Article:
OrangeTrail Interview Series — Chisanga Mukuka

Our blog series on all-things-remote continues, this time with a spotlight on one of our own OTers. In this interview, you get to meet Chisanga. She started at OrangeTrail back in June and has just come back from a one-week ‘workation’ in Croatia. In an async chat with our colleague Theodora Negrea, she describes her experiments with flexible workdays and shares some of her tips for combining work and play.

 

Tell us a bit about yourself. What’s your background, what do you do in your current role, and how long have you been with OrangeTrail? And, where you are writing us from? 😊

I have a multidisciplinary background — I studied architecture before going into media and working as a content writer for a few years. I then developed an interest in tech, innovation, and experience design, and this led me to OrangeTrail and my role as a Digital Transformation Consultant. We help organisations improve their collaboration and engagement, and leverage technology to work smarter. I’m based in Amsterdam, but currently in Split, Croatia, where I’m trying out the whole “workation” thing. I’m here for a week and working remotely while doing as much exploring and relaxing as I can.

How has the week been, and what were the highlights?

It’s been great! I thought I’d struggle to get work done, but this hasn’t been the case at all. I’ve enjoyed a lot of things but hiking through the stunning Plitviče Lakes National Park stands out!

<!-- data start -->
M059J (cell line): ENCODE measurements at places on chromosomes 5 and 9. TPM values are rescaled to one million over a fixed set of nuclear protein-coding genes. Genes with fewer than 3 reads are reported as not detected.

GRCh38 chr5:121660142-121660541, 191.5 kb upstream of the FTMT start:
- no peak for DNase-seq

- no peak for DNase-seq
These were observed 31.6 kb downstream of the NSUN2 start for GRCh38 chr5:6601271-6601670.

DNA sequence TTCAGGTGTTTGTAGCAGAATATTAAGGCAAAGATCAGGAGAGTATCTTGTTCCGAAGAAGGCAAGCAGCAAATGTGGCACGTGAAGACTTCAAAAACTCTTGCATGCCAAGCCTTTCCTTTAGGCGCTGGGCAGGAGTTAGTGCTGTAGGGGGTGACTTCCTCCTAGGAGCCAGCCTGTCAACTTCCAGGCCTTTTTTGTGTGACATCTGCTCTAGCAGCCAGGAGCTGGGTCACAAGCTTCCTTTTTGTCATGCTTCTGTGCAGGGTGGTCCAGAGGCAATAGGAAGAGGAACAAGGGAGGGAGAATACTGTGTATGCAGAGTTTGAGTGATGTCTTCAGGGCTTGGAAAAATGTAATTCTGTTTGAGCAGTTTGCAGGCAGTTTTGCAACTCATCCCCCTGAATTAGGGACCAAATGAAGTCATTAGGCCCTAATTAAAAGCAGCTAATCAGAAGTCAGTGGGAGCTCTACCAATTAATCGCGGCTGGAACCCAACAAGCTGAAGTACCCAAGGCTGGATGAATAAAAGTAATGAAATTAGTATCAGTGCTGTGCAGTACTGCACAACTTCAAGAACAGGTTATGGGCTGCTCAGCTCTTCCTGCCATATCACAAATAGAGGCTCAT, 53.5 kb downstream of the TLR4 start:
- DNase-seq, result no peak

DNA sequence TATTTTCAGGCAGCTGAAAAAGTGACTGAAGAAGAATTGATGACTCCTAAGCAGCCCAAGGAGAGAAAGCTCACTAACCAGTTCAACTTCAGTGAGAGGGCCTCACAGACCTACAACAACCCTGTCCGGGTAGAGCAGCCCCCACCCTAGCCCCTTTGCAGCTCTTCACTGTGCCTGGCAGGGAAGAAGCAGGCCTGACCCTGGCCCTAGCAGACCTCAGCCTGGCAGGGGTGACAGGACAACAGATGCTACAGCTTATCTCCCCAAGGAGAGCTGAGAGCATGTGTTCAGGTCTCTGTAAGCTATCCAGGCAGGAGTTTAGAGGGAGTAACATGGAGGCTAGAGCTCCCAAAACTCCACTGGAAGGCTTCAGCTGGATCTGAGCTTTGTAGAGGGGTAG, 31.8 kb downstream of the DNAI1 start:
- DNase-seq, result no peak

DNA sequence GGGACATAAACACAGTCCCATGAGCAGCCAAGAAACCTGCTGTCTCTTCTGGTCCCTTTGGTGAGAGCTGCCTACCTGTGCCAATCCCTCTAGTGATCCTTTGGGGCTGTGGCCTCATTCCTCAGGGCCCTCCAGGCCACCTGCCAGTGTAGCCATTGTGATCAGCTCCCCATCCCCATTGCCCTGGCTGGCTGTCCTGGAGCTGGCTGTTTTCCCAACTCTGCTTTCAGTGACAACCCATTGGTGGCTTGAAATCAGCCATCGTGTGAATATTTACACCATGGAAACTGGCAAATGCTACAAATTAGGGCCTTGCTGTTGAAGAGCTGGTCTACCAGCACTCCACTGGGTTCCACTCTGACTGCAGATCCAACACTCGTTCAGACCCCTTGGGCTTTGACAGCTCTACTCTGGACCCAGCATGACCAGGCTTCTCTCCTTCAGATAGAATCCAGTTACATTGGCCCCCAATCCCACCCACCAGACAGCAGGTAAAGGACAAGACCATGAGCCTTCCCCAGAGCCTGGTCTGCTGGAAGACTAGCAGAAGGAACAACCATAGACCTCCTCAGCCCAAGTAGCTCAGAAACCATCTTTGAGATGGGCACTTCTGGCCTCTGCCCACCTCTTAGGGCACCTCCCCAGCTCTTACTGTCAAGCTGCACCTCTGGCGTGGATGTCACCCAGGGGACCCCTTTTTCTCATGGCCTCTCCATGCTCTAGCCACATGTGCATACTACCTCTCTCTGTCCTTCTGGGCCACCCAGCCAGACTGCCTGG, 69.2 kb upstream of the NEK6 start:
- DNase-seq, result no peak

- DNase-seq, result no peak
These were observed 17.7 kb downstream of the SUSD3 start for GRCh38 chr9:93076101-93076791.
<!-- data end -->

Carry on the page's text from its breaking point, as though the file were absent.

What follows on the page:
I also know that you’ve been working a slightly different schedule this week to better take advantage of being there. What does that entail and how is it going for you?

Yes, I chose to start my days earlier and free up my afternoon, so I’m working from 7 am — 3 pm. It’s going surprisingly well! I’m not a morning person, so I wasn’t sure if I would wake up on time or have the energy to get going so early. But I’m wide awake before my alarm goes off every single day. I also feel a lot more productive, probably because I have a few quiet hours to focus before the rest of the team is online, and I’m eager to get out and explore later.

Is this your first experience of remote work (excluding WFH) or of working a flexible schedule?

No, I freelanced remotely for almost two years before joining OrangeTrail, but that was all asynchronous work. I didn’t have set working hours, just assignments and due dates. It was a great travel opportunity; I was a digital nomad for the first three months of 2020 and visited Kigali, Nairobi, Mombasa, Dar Es Salaam, and Zanzibar.

For you, personally, what are the challenging bits of working while travelling in a different city or country?

The week in Croatia has gone very smoothly, to be honest. The biggest challenge is choosing activities that fit my work schedule. I won’t get to do everything, for example, an island-hopping tour, but I just see this as a reason to come back.

And the advantages?

Working from a different place is so refreshing; the change of scenery and pace, and the new experiences give me a lot of energy! It was also great to plan a break without worrying about how many leave days I’ll have left. This has encouraged me to plan more breaks like this, instead of waiting to take a long holiday once or twice a year.